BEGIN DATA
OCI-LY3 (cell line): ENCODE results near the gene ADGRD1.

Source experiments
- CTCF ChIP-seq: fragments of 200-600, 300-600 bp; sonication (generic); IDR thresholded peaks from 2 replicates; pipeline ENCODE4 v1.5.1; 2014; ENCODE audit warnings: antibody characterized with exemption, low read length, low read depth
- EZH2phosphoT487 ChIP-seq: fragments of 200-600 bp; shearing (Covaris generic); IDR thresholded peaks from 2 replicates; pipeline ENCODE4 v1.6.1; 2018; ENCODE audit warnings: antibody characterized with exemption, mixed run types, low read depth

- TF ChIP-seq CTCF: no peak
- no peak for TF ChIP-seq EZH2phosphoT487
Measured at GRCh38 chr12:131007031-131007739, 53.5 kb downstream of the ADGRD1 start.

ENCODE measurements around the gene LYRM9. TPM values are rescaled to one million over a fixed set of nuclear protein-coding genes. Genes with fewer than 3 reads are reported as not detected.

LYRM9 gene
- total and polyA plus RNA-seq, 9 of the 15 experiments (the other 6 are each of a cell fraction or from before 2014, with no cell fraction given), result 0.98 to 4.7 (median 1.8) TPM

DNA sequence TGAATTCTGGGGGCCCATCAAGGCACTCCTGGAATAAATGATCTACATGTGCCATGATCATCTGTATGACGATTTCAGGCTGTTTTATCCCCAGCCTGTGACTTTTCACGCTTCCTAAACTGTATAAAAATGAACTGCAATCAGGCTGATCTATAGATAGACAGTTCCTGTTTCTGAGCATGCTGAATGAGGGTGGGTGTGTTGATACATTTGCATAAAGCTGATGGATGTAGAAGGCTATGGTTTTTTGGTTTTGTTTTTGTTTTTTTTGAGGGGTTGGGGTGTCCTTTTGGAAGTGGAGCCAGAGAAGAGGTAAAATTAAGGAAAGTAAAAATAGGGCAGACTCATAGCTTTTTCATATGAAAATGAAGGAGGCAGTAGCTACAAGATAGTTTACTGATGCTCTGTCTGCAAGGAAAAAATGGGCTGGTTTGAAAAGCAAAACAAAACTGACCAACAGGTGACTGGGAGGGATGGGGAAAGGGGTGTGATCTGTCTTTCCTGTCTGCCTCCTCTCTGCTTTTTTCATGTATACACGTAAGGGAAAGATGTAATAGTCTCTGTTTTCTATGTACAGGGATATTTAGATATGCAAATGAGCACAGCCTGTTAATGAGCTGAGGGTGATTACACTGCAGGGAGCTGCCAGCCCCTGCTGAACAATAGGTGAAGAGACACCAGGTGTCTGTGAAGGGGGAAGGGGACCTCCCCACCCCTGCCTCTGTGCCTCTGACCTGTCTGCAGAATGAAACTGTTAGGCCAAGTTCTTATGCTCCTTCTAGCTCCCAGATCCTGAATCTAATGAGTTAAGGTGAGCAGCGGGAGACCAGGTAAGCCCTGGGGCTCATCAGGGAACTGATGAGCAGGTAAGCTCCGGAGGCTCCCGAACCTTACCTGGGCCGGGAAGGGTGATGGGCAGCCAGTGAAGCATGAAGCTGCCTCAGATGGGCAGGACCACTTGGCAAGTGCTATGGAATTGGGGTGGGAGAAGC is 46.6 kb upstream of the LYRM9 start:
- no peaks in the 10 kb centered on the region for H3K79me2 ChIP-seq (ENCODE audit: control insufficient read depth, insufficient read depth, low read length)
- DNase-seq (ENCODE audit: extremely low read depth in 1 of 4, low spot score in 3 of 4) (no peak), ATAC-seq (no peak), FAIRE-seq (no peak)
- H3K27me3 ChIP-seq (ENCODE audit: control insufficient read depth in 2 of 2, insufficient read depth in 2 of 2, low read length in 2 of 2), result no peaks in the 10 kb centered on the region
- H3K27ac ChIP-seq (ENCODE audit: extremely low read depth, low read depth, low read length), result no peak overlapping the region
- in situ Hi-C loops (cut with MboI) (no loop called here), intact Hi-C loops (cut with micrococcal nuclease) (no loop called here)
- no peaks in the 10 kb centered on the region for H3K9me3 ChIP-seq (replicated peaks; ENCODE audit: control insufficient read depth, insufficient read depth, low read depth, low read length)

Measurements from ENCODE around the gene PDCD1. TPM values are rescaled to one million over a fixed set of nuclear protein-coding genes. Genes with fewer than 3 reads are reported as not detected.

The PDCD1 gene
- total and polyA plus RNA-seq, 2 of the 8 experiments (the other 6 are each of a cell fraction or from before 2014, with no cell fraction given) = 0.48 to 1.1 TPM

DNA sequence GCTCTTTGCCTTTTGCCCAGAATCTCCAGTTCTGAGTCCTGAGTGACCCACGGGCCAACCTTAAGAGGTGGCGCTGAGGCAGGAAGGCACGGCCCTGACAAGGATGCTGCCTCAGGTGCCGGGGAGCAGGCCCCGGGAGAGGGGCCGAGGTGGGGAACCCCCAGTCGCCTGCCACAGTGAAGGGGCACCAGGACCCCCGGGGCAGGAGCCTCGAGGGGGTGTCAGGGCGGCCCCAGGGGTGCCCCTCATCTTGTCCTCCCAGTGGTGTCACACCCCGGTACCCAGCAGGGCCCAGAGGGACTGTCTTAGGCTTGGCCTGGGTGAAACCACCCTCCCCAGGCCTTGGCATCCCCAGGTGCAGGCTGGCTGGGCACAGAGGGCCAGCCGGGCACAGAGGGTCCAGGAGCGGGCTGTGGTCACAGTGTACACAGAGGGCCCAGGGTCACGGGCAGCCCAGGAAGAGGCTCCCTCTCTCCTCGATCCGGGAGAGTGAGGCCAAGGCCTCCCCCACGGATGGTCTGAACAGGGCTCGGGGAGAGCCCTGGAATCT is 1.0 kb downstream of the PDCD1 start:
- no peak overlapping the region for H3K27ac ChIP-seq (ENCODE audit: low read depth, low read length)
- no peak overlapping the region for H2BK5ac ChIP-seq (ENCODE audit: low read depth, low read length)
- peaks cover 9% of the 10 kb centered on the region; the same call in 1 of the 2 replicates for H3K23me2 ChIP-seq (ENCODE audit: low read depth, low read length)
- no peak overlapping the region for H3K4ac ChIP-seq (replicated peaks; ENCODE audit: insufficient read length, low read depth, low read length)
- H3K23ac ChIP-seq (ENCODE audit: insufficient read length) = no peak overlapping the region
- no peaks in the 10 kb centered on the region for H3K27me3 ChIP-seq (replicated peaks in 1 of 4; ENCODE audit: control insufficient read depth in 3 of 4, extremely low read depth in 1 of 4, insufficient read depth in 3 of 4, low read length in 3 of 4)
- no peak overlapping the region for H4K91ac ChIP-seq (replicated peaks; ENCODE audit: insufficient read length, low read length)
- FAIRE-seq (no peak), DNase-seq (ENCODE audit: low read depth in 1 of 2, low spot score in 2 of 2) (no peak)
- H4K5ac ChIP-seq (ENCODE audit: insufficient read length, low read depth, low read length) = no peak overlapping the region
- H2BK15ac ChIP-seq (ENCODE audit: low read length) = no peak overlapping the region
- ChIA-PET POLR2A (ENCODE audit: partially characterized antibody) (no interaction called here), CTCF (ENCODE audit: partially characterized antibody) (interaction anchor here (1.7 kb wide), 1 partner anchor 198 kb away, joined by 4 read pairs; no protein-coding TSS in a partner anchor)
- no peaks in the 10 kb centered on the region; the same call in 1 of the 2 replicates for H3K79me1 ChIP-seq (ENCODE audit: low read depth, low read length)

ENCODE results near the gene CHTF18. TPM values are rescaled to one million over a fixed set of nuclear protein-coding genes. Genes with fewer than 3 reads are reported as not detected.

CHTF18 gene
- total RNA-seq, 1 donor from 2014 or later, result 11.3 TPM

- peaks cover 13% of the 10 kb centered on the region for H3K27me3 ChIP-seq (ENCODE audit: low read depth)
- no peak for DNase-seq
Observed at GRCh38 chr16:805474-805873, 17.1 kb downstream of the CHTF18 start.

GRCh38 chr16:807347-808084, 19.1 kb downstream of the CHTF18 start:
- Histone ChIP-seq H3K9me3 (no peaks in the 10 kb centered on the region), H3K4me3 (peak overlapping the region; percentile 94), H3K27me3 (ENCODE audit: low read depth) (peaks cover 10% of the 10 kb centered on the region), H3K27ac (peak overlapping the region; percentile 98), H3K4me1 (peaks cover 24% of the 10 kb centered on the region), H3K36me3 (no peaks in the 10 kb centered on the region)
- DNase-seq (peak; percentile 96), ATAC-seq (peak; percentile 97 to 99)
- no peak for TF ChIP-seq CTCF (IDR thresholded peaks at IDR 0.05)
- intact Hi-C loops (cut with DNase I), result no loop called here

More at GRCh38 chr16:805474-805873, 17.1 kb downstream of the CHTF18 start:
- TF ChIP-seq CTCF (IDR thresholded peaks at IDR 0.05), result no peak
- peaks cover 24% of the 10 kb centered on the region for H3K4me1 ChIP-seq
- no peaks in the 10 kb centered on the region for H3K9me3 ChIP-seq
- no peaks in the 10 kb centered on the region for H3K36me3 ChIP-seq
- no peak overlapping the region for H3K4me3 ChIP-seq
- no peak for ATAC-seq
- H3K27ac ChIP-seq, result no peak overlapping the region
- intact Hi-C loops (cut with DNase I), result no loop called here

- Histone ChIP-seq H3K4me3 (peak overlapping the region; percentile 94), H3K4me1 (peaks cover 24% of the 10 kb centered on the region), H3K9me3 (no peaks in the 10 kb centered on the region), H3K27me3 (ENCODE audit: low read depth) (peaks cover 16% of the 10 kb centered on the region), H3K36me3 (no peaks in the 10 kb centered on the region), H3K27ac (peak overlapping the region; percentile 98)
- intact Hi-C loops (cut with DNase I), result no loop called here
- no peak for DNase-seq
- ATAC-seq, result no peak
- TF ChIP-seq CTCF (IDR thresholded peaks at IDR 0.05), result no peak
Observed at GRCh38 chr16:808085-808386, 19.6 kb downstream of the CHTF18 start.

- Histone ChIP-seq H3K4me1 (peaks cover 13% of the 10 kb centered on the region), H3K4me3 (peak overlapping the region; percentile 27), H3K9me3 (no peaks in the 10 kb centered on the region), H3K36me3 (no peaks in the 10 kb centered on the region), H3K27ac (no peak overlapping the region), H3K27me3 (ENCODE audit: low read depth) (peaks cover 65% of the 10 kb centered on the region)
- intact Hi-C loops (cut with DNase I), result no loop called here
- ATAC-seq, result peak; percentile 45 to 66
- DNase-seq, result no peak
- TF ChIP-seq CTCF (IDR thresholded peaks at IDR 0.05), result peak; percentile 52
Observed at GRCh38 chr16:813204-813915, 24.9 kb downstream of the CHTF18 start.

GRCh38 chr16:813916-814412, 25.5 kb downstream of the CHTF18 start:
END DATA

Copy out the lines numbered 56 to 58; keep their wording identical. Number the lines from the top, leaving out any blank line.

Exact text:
- no peak for DNase-seq
- ATAC-seq, result no peak
- TF ChIP-seq CTCF (IDR thresholded peaks at IDR 0.05), result no peak